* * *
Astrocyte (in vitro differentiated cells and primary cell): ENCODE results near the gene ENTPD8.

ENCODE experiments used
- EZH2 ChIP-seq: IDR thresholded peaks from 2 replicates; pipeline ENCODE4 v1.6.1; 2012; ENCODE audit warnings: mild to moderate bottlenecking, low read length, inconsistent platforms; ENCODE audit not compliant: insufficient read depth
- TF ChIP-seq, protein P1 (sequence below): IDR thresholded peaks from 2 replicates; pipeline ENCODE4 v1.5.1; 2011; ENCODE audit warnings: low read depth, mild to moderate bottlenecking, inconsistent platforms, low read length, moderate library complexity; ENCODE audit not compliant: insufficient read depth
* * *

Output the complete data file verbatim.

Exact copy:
Astrocyte (in vitro differentiated cells and primary cell): ENCODE results near the gene ENTPD8.

ENCODE experiments used
- EZH2 ChIP-seq: IDR thresholded peaks from 2 replicates; pipeline ENCODE4 v1.6.1; 2012; ENCODE audit warnings: mild to moderate bottlenecking, low read length, inconsistent platforms; ENCODE audit not compliant: insufficient read depth
- TF ChIP-seq, protein P1 (sequence below): IDR thresholded peaks from 2 replicates; pipeline ENCODE4 v1.5.1; 2011; ENCODE audit warnings: low read depth, mild to moderate bottlenecking, inconsistent platforms, low read length, moderate library complexity; ENCODE audit not compliant: insufficient read depth